The black and white photos in The Chess Hotel's CD liner are intended to look dirty: smoke, an '88 Cutlass on a gravel road with a flat, an old building and power lines against an overcast sky.
Their songs speak of small-town life: old buildings and old men, the "towers and the trains," working hard, dreaming of moving on and of being saved. These are all undoubtedly images of their American Midwest digs. While the 'poetry of the praries' has certainly found a home in a lot of modern music, it sadly fails to deliver on The Chess Hotel.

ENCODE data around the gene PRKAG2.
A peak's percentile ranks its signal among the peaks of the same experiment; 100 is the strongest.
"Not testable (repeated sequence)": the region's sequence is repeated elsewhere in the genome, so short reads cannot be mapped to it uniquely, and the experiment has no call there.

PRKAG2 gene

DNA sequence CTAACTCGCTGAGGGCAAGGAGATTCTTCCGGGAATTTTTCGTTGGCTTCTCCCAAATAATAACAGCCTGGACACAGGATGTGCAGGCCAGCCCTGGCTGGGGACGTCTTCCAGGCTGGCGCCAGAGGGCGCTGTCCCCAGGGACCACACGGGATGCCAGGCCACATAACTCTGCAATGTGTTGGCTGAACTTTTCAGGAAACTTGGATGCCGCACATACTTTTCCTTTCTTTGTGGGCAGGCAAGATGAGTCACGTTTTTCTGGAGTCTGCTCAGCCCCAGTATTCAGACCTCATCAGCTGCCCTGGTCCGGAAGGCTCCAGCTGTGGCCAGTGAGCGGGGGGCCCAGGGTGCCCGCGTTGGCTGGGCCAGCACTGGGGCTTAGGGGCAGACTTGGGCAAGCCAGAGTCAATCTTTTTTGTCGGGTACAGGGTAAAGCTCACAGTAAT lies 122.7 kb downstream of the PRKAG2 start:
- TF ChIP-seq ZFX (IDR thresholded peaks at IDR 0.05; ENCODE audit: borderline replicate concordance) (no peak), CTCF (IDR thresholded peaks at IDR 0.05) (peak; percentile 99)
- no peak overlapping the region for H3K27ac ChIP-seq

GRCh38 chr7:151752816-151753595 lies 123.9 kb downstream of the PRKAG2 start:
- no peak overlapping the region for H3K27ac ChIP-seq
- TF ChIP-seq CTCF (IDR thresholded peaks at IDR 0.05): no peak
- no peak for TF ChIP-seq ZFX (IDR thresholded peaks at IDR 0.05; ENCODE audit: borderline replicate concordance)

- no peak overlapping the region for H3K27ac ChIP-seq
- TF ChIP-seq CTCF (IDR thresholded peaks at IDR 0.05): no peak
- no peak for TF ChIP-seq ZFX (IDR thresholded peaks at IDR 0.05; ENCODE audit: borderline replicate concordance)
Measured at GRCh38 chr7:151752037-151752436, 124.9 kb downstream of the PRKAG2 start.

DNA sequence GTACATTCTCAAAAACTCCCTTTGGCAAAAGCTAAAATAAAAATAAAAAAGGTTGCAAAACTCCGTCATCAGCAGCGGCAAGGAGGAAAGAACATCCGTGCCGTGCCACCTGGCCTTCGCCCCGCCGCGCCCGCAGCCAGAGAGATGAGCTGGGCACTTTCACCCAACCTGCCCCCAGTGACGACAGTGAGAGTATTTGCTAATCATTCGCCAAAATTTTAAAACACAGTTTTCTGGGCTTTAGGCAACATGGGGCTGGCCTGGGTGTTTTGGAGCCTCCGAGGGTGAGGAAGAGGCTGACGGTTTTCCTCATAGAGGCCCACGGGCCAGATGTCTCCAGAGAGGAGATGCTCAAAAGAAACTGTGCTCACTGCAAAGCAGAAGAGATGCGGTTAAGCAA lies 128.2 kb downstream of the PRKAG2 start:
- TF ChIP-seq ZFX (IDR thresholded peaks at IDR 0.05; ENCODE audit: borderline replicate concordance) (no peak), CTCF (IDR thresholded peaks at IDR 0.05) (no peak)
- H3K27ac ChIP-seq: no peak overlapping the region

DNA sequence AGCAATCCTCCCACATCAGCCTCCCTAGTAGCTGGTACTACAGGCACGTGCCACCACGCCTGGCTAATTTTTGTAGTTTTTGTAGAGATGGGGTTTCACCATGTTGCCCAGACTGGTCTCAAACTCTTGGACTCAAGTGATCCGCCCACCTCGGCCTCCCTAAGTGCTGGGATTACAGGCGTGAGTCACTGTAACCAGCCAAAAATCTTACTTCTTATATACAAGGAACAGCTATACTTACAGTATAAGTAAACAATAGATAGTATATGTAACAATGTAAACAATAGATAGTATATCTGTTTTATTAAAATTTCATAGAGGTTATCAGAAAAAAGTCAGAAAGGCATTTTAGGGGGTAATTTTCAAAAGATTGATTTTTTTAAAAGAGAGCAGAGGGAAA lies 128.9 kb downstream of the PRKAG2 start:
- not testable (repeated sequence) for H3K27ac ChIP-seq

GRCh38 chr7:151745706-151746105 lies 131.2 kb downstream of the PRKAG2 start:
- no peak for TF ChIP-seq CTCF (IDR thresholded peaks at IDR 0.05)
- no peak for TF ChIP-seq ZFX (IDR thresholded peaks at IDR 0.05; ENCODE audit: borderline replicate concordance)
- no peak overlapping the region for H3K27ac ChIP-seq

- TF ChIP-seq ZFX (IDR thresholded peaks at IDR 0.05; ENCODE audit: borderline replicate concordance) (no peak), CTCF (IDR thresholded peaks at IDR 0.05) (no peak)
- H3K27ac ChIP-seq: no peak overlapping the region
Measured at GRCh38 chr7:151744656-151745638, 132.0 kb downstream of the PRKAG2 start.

With the exception of the title track, the album is about as dirty as a Disney flick. The Elms seem happy to continue subscribing wholeheartedly to the Midwestern rock formula. While sometimes catchy, their sound is predictable and exactly that of the images: black and white. Undercutting their own themes takes away a lot of the potential The Chess Hotel has. Some real ambiguity or a different take on the area could have saved it, but it just comes up short.